Phrased perfectly by a scientist

For consumption of the masses I would say it more simplistically. The math dealing with the actual singularity describes a condition similar to balancing an incredibly sharpened pencil perfectly on the final atom at its extreme tip.

The math is perfect, and describes a theoretically possible state of the (pencil) singularity. Of course, like stated many places before the math may describe an unbalanced condition (like our pencil analogy) and therefore does not exist in nature.

We do not know enough at the present time to develop the math which could describe other, possibly more stable, states of the singularity that give us the same observed correlations we see today. Carrying the analogy further we cannot, as yet, describe a stable state of the singularity akin to the pencil lying on its side on the desk.

Can I slip through with that one Michael?

Pesse (Scientists really hate describing a line as 4" long when it's really 4.00000000000001") Mist

#31 llanitedave

Pesse (Scientists really hate describing a line as 4" long when it's really 4.00000000000001") Mist

#32 HiggsBoson

#33 HiggsBoson


Pesse (Scientists really hate describing a line as 4" long when it's really 4.00000000000001") Mist

#34 Shadowalker


Pesse (Scientists really hate describing a line as 4" long when it's really 4.00000000000001") Mist


Well Good Grief! An engineer worth his salt would say "close enough is close enough." Engineers aren't looking at black holes. We're looking at other heavenly bodies. Amazing but true.

#35 Pess


Pesse (Scientists really hate describing a line as 4" long when it's really 4.00000000000001") Mist

Un-hunh. When was the last time you saw an engineer buying a round of drinks for everyone because he just computed Pi to a couple million decimal points?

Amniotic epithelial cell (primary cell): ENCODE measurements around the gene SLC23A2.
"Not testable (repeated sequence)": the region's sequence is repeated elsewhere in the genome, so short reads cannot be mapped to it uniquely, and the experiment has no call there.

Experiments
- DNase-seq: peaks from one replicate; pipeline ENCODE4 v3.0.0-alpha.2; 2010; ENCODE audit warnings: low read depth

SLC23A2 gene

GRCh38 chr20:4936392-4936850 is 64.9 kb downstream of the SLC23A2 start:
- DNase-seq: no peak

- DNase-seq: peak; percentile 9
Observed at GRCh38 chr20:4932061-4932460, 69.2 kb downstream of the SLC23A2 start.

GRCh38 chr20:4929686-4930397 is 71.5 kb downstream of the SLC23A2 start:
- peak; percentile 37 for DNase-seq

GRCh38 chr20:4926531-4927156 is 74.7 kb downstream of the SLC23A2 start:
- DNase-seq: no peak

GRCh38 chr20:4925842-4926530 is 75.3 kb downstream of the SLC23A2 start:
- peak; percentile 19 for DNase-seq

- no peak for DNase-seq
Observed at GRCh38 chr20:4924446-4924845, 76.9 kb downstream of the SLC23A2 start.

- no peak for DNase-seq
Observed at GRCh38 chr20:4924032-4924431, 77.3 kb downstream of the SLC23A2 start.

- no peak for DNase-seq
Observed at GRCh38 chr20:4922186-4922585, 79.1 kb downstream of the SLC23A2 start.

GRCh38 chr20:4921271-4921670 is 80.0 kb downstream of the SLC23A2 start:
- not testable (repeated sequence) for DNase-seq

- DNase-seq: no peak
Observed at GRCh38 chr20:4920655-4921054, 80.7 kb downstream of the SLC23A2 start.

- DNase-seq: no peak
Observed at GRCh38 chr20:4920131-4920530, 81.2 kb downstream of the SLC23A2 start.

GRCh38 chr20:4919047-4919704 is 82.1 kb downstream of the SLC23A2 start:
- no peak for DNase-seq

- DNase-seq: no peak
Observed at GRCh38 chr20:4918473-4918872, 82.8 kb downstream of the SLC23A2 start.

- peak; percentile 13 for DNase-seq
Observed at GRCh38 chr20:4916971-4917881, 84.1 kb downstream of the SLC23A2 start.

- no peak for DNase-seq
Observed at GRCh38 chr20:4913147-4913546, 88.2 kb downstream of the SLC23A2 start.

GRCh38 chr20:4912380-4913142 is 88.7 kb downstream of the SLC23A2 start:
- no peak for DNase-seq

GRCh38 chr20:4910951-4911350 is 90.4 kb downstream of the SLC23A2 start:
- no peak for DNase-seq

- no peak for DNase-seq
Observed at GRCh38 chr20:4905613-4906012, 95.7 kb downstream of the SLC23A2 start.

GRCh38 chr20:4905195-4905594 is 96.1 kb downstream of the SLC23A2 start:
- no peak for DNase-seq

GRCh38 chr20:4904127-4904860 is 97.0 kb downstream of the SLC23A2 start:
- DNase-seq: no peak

Pesse ( I consider a research mathematician as just a subcategory of scientist.) Mist

#36 HiggsBoson

Without taking the issue too seriously I think a physicist would say

“Consider a line of length L where L is on the order of 4 inches”

In this simple phrase he as both placed the length of the line exactly, length L, and avoided the issues of how precisely L is known.”

A mathematician would tell you the length of the line is 4 inches plus or minus some error epsilon where epsilon is very much less than 4. Then he would then have you to do all of the math dragging around this epsilon and at the end approximate the length of the line in the limit as epsilon goes to zero.

#37 jfosc

I once calculated the energy required to get a ship from a standing start to .86c. I found that the energy required was on the order of the mc^2 energy of the rest mass of the payload.

#38 HiggsBoson

I once calculated the energy required to get a ship from a standing start to .86c. I found that the energy required was on the order of the mc^2 energy of the rest mass of the payload.


I was in collage at the time and just beginning to understand the limitations of Special Relativity. The calculation showed that the speed of light limit is not even the problem. Fuel is the primary limitation in space travel and this limitation is technology independent.

#39 Jeremy Perez

This is an interesting discussion, and a couple folks have touched on something I've often wondered about: just HOW does the event horizon of a black hole grow?